ELKTON — An Elkton man received a maximum 55 years in prison sentences on Tuesday for convictions relating to the January death of his 4-year-old son, whom he had drugged with prescription sedatives and antidepressants almost daily for two years to help him sleep.
“It boggles the court’s mind how people do things to children ... It’s sickening, what took place in this particular case,” Cecil County Circuit Court Administrative Judge Keith A. Baynes commented from the bench.
Baynes imposed a 40-year sentence on the defendant, Bryan E. Foster, 38, for child abuse resulting in death — a conviction relating to Foster’s deceased son, Ayden Foster, a special needs child, who, according to courtroom statements given Tuesday by surviving relatives, was a “bright, sweet and loving” child with a “love for all things Spiderman.”
Ayden Foster died at Union Hospital in Elkton on Jan. 21, after Foster had carried the child there from their nearby apartment in the 100 block of West Main Street because the youngster was convulsing, prosecutors said.
Because of the “suspicious circumstances” surrounding the boy’s death, prosecutors added, the emergency room doctor notified Elkton Police Department detectives that night and they, in turn, started an investigation.
Detectives learned that, earlier that night, Foster had given the boy 150 milligrams of trazodone, a sedative, and 400 milligrams of Seroquel, an antidepressant commonly used to combat schizophrenia and bipolar disorders, prosecutors reported. Those drugs had been prescribed for Foster, not for the child, according to prosecutors.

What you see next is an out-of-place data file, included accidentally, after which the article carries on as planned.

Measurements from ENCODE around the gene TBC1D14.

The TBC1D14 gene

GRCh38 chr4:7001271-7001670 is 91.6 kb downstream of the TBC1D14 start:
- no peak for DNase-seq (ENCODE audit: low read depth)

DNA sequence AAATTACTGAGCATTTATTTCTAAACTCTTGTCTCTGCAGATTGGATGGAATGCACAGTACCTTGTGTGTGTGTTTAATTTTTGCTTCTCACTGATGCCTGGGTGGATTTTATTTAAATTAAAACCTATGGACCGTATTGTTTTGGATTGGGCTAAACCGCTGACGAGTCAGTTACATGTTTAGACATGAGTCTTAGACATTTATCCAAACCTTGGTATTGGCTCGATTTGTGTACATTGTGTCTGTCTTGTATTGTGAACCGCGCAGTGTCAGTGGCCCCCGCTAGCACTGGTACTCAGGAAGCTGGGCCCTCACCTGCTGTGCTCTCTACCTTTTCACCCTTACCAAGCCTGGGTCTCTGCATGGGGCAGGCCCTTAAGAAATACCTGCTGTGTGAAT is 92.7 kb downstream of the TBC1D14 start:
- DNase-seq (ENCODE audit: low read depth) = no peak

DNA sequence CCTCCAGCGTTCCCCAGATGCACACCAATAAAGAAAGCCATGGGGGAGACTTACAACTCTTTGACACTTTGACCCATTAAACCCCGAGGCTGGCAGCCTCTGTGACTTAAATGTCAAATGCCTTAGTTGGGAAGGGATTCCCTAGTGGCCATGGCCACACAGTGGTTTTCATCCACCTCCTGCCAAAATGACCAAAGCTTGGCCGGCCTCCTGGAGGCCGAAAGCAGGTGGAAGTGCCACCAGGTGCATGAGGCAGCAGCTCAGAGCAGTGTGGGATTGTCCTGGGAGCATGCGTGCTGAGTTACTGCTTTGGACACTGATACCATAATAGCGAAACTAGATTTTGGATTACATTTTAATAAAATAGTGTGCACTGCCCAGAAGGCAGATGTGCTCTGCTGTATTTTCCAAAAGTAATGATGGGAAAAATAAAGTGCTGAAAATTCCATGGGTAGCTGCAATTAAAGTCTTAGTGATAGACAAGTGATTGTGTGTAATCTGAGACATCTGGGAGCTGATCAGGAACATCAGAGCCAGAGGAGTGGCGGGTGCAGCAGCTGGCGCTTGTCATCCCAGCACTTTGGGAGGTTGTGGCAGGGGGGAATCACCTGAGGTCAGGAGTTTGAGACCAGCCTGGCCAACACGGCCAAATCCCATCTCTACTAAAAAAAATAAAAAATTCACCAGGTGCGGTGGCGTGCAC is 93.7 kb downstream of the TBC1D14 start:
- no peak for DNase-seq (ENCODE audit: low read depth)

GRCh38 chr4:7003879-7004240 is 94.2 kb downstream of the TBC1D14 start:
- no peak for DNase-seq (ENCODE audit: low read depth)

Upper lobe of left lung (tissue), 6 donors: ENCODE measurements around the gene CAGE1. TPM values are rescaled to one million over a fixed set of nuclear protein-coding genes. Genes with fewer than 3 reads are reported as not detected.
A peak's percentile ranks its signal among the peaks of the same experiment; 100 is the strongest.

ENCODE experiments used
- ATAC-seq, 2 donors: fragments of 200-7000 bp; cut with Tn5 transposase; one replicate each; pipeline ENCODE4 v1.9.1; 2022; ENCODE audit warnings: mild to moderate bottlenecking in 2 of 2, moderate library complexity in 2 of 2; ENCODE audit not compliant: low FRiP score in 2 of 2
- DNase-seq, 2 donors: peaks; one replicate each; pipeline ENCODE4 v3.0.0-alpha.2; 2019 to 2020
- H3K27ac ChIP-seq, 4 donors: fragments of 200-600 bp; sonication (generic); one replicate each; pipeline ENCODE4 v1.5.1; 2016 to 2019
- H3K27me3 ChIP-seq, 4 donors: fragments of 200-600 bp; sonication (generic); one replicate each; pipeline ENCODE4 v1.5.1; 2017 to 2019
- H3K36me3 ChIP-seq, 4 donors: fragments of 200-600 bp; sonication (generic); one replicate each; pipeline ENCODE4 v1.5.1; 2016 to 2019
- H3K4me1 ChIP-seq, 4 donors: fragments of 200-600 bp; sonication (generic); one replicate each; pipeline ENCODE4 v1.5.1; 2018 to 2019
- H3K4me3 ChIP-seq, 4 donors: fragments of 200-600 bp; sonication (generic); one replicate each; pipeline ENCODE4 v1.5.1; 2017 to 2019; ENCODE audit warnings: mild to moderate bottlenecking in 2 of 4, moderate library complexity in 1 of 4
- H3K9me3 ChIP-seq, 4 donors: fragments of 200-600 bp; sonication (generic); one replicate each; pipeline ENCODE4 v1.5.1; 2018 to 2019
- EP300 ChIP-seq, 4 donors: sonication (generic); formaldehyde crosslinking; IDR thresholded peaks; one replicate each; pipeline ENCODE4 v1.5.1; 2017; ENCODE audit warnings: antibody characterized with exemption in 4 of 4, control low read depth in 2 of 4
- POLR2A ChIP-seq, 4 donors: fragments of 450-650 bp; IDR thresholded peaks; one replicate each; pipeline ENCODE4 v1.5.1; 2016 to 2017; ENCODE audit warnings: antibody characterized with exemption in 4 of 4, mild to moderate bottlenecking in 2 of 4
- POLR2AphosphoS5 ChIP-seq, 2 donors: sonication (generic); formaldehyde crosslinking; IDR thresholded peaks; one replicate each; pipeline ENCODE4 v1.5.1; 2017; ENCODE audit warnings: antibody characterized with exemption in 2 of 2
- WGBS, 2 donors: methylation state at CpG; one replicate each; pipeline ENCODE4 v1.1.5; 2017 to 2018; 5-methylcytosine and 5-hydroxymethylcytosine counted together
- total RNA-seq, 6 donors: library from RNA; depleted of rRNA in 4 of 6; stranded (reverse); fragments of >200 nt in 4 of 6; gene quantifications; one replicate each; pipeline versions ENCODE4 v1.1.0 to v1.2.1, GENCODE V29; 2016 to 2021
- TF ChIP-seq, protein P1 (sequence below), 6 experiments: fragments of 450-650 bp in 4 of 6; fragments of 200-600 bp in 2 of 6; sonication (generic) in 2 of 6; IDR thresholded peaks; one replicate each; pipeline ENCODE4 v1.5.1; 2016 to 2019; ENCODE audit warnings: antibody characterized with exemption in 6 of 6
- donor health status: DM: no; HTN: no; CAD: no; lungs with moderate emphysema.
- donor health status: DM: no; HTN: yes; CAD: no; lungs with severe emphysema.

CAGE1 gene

On Tuesday, standing at the defense table while handcuffed, shackled and clad in an orange inmate uniform, Foster told the judge that he experiences “guilt, shame and remorse,” as well as disturbing “flashbacks on a daily basis.”
Foster, who is a 1996 Elkton High School graduate, also acknowledged his role in the fatal drugging of his son and the non-fatal drugging of his 2-year-old daughter, which also resulted in a conviction for Foster, who is barred from seeing the girl.
“I ignored their needs, safety and welfare,” Foster admitted to the judge, adding that, as a result, “I lost my whole world. I not only lost my son, I lost my heartbeat.”
At the conclusion of his written statement, which he read aloud, Foster remarked that he tries to remain on a “spiritual path” each day and “asks God for help.”
In addition to the 40-year penalty, Baynes levied a consecutive 15-year sentence on Foster for a child abuse conviction that applies to Foster’s daughter, whom he also drugged with his own prescription medication over a protracted period of time.
The daughter is now in the court-approved custody of relatives. Foster and the mother of both children, Chantel Lace South, 24 — she is facing related child abuse and assault charges — voluntarily relinquished their parental rights in late January, days after their arrests. South’s jury trial is set for January 2018.